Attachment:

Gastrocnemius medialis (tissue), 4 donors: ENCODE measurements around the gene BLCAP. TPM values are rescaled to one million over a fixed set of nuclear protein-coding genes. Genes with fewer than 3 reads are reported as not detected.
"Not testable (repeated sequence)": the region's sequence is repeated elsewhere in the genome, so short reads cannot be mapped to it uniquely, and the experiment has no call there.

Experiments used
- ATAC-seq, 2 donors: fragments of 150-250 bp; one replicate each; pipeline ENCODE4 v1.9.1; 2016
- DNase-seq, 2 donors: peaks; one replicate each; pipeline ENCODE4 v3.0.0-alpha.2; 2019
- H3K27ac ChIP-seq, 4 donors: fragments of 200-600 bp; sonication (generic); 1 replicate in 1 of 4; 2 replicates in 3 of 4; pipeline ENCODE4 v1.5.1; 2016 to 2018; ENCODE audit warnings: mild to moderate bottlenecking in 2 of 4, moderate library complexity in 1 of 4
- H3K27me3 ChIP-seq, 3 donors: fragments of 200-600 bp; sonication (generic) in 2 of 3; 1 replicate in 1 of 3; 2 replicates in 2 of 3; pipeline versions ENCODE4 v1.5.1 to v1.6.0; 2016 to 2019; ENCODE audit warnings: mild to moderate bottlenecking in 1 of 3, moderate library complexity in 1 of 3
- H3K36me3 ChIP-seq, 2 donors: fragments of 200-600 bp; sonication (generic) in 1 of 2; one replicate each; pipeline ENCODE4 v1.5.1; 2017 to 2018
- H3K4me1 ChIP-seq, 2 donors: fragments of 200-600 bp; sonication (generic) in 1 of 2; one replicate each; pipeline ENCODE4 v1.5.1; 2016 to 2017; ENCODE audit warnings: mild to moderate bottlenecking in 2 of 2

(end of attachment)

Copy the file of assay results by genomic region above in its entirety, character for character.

Gastrocnemius medialis (tissue), 4 donors: ENCODE measurements around the gene BLCAP. TPM values are rescaled to one million over a fixed set of nuclear protein-coding genes. Genes with fewer than 3 reads are reported as not detected.
"Not testable (repeated sequence)": the region's sequence is repeated elsewhere in the genome, so short reads cannot be mapped to it uniquely, and the experiment has no call there.

Experiments used
- ATAC-seq, 2 donors: fragments of 150-250 bp; one replicate each; pipeline ENCODE4 v1.9.1; 2016
- DNase-seq, 2 donors: peaks; one replicate each; pipeline ENCODE4 v3.0.0-alpha.2; 2019
- H3K27ac ChIP-seq, 4 donors: fragments of 200-600 bp; sonication (generic); 1 replicate in 1 of 4; 2 replicates in 3 of 4; pipeline ENCODE4 v1.5.1; 2016 to 2018; ENCODE audit warnings: mild to moderate bottlenecking in 2 of 4, moderate library complexity in 1 of 4
- H3K27me3 ChIP-seq, 3 donors: fragments of 200-600 bp; sonication (generic) in 2 of 3; 1 replicate in 1 of 3; 2 replicates in 2 of 3; pipeline versions ENCODE4 v1.5.1 to v1.6.0; 2016 to 2019; ENCODE audit warnings: mild to moderate bottlenecking in 1 of 3, moderate library complexity in 1 of 3
- H3K36me3 ChIP-seq, 2 donors: fragments of 200-600 bp; sonication (generic) in 1 of 2; one replicate each; pipeline ENCODE4 v1.5.1; 2017 to 2018
- H3K4me1 ChIP-seq, 2 donors: fragments of 200-600 bp; sonication (generic) in 1 of 2; one replicate each; pipeline ENCODE4 v1.5.1; 2016 to 2017; ENCODE audit warnings: mild to moderate bottlenecking in 2 of 2